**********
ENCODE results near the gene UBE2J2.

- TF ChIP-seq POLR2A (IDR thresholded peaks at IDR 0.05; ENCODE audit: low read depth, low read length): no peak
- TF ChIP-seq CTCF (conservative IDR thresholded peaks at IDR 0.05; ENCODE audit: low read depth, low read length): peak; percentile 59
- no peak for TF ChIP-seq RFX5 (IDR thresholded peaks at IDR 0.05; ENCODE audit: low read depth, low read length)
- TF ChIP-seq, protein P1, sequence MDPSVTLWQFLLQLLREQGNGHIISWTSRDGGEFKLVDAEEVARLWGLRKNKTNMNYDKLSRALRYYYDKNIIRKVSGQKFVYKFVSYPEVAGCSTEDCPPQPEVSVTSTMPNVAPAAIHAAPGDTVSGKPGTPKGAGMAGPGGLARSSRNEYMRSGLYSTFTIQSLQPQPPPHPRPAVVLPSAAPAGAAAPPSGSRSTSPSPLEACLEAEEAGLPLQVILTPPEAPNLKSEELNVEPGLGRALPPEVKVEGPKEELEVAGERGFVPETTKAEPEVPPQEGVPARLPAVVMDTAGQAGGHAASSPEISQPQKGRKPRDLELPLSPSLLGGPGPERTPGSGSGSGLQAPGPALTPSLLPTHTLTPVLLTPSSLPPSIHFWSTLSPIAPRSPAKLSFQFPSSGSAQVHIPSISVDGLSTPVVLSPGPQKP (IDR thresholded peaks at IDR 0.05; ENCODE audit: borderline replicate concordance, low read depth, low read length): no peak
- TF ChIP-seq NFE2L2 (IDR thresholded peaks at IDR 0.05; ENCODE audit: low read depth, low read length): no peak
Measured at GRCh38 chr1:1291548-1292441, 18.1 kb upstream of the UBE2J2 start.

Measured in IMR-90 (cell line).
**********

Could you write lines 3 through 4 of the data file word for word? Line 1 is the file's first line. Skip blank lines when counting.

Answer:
- TF ChIP-seq CTCF (conservative IDR thresholded peaks at IDR 0.05; ENCODE audit: low read depth, low read length): peak; percentile 59
- no peak for TF ChIP-seq RFX5 (IDR thresholded peaks at IDR 0.05; ENCODE audit: low read depth, low read length)